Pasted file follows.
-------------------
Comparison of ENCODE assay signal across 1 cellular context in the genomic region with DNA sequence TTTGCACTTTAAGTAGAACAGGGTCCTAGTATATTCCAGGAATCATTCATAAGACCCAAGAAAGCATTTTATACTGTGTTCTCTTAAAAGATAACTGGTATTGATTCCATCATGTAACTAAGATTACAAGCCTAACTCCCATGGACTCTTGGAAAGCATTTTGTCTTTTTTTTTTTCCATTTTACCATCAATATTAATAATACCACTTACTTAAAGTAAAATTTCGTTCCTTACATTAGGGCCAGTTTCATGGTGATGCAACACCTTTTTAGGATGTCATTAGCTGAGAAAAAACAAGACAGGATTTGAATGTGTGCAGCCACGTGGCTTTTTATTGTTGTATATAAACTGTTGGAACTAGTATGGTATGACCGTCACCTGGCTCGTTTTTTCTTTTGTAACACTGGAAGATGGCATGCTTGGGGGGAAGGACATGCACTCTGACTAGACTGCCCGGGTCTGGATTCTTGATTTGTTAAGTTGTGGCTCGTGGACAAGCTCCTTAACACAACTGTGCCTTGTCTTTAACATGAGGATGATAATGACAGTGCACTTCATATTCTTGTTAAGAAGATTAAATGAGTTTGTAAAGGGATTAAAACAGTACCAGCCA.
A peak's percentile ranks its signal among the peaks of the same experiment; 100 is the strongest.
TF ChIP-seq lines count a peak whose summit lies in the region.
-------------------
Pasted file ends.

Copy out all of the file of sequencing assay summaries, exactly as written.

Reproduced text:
Comparison of ENCODE assay signal across 1 cellular context in the genomic region with DNA sequence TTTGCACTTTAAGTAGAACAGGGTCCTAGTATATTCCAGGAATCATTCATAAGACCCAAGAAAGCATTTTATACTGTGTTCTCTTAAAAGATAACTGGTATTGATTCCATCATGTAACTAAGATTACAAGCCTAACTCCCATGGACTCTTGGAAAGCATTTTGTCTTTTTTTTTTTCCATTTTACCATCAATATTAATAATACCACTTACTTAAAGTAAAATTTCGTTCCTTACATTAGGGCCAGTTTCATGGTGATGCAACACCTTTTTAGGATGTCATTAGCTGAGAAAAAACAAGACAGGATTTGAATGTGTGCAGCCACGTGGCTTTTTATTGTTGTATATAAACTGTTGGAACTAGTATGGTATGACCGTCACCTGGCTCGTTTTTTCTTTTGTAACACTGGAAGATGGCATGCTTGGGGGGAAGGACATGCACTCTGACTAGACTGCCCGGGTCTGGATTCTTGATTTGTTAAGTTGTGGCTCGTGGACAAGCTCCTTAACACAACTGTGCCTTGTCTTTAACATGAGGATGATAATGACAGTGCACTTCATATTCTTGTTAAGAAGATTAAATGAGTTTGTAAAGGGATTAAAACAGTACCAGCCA.
A peak's percentile ranks its signal among the peaks of the same experiment; 100 is the strongest.
TF ChIP-seq lines count a peak whose summit lies in the region.